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Estate planning often makes the news when wealthy celebrities die and leave behind messy multi-million dollar estates. Over the last few weeks, however, estate law is making headlines thanks to pop music icon Britney Spears and her highly controversial conservatorship.
Ms. Spears, who is 39 years old, is petitioning the court to release her from the conservatorship under which she has lived for the last thirteen years. Spears argues that she has been exploited and abused while under the conservatorship and that she can manage her own affairs. Spears' estranged father, John Spears, is one of her conservators. The other conservator, a trust company, recently resigned. The case has outraged Spears’ millions of fans, spawning a #FreeBritney movement and capturing worldwide media attention.
In the United States, all adults are considered capable of handling their own affairs unless a judge determines otherwise. In the state of California, where Ms. Spears resides, a conservatorship is a legal arrangement where a judge appoints an individual or organization, called the conservator, to care for an adult who "cannot care for themselves or who cannot manage their own finances or health care.”
Conservatorships are sometimes confused with guardianships, however, the two are not universally interchangeable. In California, for example, a guardianship refers to an arrangement where a court appoints an individual to oversee the personal and/or financial well-being of a minor.
Conservatorship and guardianship laws vary from state to state, making it difficult to determine exactly how a specific situation will be handled in a specific jurisdiction. Moreover, there is not a standard legal definition for either term. The terminology that applies to your specific situation will depend on the laws of the state of residency of the person to whom the conservatorship or guardianship applies. This makes it critically important to understand the laws in your jurisdiction.
Determining Competency or Capacity
There are many ways to define competency and to test for competency. Here again, different jurisdictions have different criteria for determining competency.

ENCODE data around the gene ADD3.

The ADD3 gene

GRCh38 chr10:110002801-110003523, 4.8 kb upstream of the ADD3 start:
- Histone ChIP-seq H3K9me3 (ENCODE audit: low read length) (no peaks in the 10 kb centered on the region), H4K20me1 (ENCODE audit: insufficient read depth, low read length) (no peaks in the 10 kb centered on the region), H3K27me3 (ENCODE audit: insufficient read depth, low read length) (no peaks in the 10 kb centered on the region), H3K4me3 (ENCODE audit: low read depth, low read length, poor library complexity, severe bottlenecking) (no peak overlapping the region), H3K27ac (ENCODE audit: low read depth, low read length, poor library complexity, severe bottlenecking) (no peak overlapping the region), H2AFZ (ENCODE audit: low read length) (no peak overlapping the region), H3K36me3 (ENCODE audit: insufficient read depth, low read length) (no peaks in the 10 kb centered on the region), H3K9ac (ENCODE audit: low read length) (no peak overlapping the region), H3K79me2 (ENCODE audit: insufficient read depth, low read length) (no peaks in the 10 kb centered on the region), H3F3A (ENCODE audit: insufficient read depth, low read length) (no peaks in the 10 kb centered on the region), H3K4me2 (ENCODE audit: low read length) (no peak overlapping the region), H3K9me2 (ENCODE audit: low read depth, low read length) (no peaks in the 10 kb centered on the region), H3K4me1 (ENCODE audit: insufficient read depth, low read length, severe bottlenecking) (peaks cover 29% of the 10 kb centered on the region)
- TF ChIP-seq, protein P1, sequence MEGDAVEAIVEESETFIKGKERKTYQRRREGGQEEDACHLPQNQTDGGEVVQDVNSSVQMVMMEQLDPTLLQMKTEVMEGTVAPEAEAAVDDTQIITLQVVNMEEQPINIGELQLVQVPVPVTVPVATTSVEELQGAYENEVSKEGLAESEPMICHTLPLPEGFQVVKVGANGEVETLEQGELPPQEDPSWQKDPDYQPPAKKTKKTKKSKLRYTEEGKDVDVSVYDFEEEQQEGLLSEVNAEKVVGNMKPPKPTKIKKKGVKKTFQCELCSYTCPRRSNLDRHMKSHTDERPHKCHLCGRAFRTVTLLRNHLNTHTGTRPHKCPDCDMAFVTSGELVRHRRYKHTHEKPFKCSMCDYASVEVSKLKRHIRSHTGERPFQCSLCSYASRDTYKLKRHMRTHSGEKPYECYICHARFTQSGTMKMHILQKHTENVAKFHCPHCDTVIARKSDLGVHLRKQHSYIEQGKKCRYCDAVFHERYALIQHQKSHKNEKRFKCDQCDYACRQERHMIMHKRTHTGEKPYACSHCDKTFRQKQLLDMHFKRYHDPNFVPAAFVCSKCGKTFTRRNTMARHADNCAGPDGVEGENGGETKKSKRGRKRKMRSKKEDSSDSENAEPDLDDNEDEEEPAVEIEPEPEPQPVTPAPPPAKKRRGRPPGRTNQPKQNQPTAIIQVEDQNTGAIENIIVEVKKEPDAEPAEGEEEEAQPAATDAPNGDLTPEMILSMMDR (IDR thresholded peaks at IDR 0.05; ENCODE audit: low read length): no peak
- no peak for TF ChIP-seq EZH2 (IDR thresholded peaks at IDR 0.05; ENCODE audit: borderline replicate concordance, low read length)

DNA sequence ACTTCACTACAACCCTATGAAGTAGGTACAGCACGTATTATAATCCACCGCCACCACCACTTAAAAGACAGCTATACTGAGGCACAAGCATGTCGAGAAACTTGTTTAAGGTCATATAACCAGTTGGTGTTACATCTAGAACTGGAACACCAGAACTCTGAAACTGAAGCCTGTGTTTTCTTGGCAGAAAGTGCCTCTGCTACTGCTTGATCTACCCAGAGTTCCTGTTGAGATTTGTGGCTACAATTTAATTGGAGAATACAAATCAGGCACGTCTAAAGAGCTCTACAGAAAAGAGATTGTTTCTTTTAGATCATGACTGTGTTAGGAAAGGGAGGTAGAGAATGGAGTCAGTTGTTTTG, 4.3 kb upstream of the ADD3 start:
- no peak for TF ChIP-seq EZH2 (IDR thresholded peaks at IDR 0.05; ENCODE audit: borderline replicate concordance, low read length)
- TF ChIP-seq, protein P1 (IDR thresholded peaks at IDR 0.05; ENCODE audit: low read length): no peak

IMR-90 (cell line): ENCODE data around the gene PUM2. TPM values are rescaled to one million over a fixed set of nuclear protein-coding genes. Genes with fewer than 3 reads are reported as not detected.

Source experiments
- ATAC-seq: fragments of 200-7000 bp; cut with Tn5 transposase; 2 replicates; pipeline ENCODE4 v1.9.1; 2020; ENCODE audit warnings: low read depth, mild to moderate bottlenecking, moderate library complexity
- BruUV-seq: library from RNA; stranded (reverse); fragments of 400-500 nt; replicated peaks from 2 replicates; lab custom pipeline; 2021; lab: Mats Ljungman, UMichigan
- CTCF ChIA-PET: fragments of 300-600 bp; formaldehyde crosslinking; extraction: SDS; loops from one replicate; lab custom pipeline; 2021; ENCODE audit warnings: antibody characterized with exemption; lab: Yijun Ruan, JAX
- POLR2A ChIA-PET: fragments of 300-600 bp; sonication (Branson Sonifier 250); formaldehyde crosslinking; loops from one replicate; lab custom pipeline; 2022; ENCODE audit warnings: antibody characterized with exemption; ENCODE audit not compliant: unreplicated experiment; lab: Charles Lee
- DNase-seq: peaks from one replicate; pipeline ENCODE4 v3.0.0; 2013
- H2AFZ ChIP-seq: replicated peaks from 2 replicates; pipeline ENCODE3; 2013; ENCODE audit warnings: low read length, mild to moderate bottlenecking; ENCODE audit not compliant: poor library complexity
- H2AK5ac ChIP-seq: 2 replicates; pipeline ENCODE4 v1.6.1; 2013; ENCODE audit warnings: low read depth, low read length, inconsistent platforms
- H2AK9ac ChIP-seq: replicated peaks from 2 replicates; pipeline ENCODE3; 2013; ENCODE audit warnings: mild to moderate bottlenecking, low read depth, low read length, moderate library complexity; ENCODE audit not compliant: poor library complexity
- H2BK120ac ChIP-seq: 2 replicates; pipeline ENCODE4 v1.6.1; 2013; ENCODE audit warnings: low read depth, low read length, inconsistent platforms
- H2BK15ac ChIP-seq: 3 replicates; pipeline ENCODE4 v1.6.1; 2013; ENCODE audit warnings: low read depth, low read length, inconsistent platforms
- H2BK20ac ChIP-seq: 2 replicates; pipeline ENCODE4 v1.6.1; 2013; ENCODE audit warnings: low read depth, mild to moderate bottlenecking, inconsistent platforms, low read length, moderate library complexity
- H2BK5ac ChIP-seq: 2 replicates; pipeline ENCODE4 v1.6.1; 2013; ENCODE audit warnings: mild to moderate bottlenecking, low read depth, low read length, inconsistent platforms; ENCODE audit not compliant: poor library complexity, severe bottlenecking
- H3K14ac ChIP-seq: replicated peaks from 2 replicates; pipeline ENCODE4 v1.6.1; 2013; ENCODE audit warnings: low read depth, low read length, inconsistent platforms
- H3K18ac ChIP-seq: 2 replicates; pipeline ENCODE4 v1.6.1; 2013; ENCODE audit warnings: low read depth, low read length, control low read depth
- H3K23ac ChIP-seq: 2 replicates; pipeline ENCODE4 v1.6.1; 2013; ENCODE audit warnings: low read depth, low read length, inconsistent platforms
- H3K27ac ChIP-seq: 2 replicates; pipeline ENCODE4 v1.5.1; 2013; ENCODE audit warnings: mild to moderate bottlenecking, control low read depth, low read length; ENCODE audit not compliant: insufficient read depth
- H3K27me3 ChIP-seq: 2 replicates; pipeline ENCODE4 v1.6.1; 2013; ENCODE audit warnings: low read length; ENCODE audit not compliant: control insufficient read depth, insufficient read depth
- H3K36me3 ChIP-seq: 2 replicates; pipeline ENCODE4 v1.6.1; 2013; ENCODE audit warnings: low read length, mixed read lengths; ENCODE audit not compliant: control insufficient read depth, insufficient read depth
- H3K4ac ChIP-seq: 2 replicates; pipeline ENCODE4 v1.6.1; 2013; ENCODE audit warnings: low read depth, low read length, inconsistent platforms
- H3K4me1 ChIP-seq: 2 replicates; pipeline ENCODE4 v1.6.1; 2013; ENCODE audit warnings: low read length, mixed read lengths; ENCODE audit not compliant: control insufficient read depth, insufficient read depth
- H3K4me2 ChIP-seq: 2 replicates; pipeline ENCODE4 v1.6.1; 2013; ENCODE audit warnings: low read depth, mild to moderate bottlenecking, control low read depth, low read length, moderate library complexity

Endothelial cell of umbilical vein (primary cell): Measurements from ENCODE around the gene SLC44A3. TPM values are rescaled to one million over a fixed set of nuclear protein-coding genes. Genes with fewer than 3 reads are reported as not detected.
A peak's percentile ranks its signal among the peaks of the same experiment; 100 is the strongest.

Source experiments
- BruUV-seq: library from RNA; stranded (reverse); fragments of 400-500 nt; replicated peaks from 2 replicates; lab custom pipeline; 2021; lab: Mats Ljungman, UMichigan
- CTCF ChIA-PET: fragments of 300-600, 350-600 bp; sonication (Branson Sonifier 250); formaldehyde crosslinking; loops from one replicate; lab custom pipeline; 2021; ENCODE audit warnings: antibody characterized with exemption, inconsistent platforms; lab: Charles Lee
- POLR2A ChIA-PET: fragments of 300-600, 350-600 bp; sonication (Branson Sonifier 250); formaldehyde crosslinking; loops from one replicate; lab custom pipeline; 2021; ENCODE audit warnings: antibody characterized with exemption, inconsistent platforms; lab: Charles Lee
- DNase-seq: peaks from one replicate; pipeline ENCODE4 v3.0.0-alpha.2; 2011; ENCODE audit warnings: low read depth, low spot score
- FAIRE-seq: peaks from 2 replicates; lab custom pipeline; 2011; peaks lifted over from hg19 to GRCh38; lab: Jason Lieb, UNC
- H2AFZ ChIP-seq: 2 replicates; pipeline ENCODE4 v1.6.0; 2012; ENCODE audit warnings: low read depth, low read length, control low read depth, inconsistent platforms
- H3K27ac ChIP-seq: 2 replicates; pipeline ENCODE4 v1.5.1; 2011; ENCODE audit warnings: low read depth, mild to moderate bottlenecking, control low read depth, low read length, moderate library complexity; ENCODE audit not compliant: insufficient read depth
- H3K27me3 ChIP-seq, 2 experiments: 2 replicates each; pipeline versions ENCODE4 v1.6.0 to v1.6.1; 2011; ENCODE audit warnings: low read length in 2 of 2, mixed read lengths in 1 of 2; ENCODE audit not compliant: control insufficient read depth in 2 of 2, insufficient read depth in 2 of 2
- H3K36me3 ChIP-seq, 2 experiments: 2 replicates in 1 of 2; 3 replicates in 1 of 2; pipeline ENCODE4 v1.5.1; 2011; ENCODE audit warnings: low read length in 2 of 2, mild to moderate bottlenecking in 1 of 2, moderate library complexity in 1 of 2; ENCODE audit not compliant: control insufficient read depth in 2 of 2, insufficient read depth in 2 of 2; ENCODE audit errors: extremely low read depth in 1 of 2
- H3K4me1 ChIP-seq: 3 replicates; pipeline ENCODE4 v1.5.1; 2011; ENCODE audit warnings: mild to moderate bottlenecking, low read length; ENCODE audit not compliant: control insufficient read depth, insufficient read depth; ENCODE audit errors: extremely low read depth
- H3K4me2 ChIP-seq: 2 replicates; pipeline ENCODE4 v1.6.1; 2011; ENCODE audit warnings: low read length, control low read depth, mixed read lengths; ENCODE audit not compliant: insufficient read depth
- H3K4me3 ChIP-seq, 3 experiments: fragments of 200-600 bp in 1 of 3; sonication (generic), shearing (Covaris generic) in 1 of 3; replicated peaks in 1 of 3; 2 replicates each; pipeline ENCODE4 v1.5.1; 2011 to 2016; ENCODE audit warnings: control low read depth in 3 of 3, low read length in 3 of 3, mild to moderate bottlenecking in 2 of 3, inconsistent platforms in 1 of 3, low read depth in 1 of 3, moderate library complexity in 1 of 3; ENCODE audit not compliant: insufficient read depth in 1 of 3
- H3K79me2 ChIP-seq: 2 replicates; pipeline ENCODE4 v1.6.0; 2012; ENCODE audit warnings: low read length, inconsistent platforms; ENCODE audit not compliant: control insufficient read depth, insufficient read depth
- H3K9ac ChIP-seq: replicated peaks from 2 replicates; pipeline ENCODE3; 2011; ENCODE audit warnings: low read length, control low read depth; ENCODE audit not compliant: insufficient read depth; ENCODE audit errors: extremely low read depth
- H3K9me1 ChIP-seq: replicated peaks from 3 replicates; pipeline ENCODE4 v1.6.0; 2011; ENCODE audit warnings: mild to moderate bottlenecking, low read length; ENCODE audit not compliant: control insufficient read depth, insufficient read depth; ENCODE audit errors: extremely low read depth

Maryland law requires that two physicians or one physician and a licensed psychologist, social worker, or nurse practitioner certify that a person cannot make or communicate reasonable decisions regarding their personal and/or financial well-being.
Even when a person is comatose or unable to communicate, finding incompetence or incapacity is a sensitive matter. The issue is far more complicated for an individual who believes they should be able to make their own decisions but nonetheless suffers with mental illness or from a debilitating disease or injury.
To be clear, mental illness or other injury does not mean that a person lacks the mental capacity to make decisions for themselves. And courts typically do not grant a guardianship or conservatorship unless there is no “less restrictive” alternative. Many people with mental illness or physical incapacity can lead relatively normal lives and handle their own finances. Similarly, some people may appear relatively healthy and mentally functional but cannot handle certain aspects of their lives.
Guardianships and conservatorships are not one-size-fits-all solutions. For instance, some people may need decisions made for them for the rest of their lives. Others may improve their mental and physical capabilities with time and therapy – rendering an established guardianship or conservatorship in need of amendment or altogether unnecessary. This appears to be the main issue in the Britney Spears case.
Can I Choose a Guardian for My Child(ren)?
Not all cases of guardianship are controversial, nor should they be. Whether you have many assets or not, it is essential for families with children to clearly define who should care for those children should both parents become unable to do so. A court will typically honor the parents’ wishes to determine who will become their legal guardian(s) for both the long and short term. However, if these decisions are not formally put into writing (with the assistance of an experienced estate planner), you have left it up to a judge to make these decisions for you, sometimes after a messy and costly court fight.
Can I Act as a Guardian or Conservator for a Loved One?
Yes, you can act as a guardian or conservator for your loved one. However, simply because you bring your loved one’s needs before a court does not guarantee that 1) the court will find a lack of capacity, or 2) that you will be appointed guardian or conservator. Family dynamics are often complicated, especially when someone in the family has a debilitating illness or injury.
While family members can be appointed as guardians or conservators, the court will consider what is best for the person in need. Sometimes, an attorney or a representative from a local government mental health or social services agency is appointed to act as a guardian or conservator.
The Bottom Line
When your loved one needs more than just a helping hand, it is a serious matter full of legal complexities. Every situation is unique and deserves a custom-tailored solution. With decades of experience and exceptional personal attention to every client, we are here to help. Please contact us to schedule a consultation.